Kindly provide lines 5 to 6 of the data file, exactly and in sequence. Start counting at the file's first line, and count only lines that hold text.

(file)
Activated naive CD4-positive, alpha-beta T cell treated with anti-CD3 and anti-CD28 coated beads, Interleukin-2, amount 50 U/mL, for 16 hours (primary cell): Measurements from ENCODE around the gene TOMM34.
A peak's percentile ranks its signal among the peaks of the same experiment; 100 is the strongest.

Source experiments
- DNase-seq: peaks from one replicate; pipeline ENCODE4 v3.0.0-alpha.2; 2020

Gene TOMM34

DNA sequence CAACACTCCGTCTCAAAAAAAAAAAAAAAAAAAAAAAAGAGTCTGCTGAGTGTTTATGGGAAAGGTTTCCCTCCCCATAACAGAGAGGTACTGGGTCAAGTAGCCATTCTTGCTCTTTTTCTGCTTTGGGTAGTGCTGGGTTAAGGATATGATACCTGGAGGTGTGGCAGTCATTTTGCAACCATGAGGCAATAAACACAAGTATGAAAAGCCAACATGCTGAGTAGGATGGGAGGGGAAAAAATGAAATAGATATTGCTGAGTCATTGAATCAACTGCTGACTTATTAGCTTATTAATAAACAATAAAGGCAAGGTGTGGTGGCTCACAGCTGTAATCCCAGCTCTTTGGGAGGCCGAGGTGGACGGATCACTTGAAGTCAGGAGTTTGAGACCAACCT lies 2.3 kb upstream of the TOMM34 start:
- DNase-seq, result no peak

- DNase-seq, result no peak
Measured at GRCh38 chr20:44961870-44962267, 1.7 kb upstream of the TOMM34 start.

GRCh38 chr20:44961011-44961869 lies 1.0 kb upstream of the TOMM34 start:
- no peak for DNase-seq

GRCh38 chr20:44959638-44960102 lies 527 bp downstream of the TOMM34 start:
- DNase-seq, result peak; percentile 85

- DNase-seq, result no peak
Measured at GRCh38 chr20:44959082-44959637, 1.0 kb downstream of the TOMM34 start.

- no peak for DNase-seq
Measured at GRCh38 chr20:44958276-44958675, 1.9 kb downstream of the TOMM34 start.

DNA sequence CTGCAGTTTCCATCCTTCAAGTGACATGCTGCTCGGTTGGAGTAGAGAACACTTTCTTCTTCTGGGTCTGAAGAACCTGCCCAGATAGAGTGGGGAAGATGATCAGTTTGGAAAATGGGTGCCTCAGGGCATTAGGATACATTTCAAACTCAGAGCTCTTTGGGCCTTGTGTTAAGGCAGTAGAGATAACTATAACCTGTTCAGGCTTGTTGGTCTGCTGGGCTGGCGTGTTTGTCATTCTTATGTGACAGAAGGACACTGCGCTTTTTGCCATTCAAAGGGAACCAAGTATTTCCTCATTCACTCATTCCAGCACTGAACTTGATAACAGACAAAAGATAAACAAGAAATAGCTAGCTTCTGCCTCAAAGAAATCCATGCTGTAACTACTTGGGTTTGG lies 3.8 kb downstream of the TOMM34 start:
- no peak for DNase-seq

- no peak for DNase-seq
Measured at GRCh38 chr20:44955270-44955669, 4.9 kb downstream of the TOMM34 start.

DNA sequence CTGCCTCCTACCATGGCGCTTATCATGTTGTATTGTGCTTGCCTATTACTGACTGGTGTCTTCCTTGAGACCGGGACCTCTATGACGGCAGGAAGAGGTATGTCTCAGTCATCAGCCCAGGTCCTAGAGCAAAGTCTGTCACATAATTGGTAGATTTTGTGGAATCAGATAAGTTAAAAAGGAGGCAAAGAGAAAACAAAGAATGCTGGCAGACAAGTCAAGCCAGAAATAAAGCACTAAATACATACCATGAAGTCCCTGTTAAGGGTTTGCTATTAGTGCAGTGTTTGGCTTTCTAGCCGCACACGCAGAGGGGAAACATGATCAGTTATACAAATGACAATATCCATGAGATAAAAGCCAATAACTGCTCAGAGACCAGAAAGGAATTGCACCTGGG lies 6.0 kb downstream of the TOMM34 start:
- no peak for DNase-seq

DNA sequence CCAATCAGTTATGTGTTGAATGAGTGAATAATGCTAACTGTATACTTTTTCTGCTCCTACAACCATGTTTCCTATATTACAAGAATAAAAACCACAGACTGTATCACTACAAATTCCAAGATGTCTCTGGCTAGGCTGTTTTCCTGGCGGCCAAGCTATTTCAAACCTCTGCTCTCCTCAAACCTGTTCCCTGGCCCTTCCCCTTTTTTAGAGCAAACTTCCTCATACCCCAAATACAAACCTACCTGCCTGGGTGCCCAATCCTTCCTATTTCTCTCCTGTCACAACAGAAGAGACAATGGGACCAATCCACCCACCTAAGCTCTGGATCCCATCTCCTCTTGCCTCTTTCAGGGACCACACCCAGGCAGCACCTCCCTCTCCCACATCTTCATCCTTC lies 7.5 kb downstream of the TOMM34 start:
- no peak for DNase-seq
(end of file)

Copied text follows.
Gene TOMM34

DNA sequence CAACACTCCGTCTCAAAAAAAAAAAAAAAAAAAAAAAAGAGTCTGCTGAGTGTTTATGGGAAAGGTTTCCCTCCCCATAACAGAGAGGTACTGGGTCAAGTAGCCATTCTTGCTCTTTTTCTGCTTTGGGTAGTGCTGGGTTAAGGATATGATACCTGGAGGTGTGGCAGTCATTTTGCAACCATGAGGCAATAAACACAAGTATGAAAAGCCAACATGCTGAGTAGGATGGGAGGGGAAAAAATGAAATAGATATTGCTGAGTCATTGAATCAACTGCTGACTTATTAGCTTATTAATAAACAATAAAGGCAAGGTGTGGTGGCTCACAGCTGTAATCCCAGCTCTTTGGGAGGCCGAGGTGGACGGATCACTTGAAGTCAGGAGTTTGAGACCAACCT lies 2.3 kb upstream of the TOMM34 start: